By John George – Senior Reporter, Philadelphia Business Journal
Jun 14, 2019, 10:58am EDT Updated Jun 14, 2019, 1:33pm EDT
Alnylam Pharmaceuticals, a Massachusetts biopharmaceutical company that specializes in RNA interference therapeutics, is expanding its operations into Philadelphia.
“We have a small team there now,” said John Maraganore, the CEO of Cambridge, Mass.-based Alnylam. “There’s a lot of competition for talent up here and there is lot of [life sciences industry] talent in the tri-state area there around Philadelphia. We felt we could find a way to harness some of that talent by setting up a site there.”
Maraganore said the company has four employees at an office in University City, and he expects that number to grow to 12 to 15 by the end of the year.
“Over time, we think we will see Philadelphia becoming another core center for Alnylam,” he said. “I wouldn’t want to project how many people we could have there, but as the company grows it certainly, over time, could be a triple-digit number of employees we have in Philadelphia.”
Maraganore said going forward, when his company has positions to fill, it will give candidates the options of working in Cambridge or Philadelphia. Alnylam previously told the Boston Business Journal that it plans to reach 1,500 employees by the end of 2020.
Founded in 2012, Alnylam has grown to more than 1,200 employees globally who work out of 27 different sites in 17 countries. The company has a total of 1,000 employees in Massachusetts.
Maraganore said the company has no intention of moving its New England headquarters. Alnylam has offices in Cambridge's Kendall Square and is opening a manufacturing facility in Norton, Mass.
The company received its first Food and Drug Administration approval last year for Onpattro, an injectable therapeutic for peripheral nerve disease caused by a genetic condition known as hereditary transthyretin-mediated amyloidosis in adult patients
Last week, Alnylam completed its submission of a new drug application for a new drug candidate developed to treat acute hepatic porphyria, a family of rare genetic diseases characterized by the occurrence of attacks to the nervous system.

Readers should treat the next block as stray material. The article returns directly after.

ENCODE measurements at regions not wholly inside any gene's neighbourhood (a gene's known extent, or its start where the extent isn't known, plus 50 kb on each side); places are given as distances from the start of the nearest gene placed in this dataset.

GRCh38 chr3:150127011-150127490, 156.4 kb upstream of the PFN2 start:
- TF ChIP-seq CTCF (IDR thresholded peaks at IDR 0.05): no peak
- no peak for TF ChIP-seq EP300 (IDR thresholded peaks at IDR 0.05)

Both medicines incorporate RNA interference, or RNAi, a natural cellular process of gene silencing. The company’s technology harnesses the natural biological process of RNAi occurring in people’s cells to develop a new class of medicine known as RNAi therapeutics. RNAi therapeutics works by silencing targeted messenger RNA, which are genetic precursors that encode for disease-causing proteins and, as a result, prevent disease-causing proteins from being made.
The company has another 10 research programs in various stages of development targeting a variety of genetic diseases.
Alnylam generated revenues of $74.9 million in 2018, while recording a net loss of $761.5 million. The company ended 2018 with $1.13 billion in cash and cash equivalents, according to documents filed with the Securities and Exchange Commission.
Maraganore said the Philadelphia region, home to major operations for Big Pharma companies such as GlaxoSmithKline, Merck and Johnson & Johnson, has a lot of expertise in areas such as clinical development.
“We’ll be looking to add people in drug development, medical and regulatory affairs, biostatisticians and quality assurance professionals and market access professionals,” he said.
Chris Molineaux, the president and CEO of the Wayne-based life sciences trade organization Life Sciences Pa., said Alnylam’s expansion into Philadelphia is the most recent example of the global biotech industry "recognizing the scientific and business prowess that resides here" in the Philadelphia region.
"Alnylam is considered one of biotech’s most advanced, visionary companies in the field of RNAi and the company leadership clearly sees the rapid growth of Philadelphia as a world leader in advanced, precision therapies," Molineaux said. "The scientific talent is here and companies like Alnylam are racing to capture it."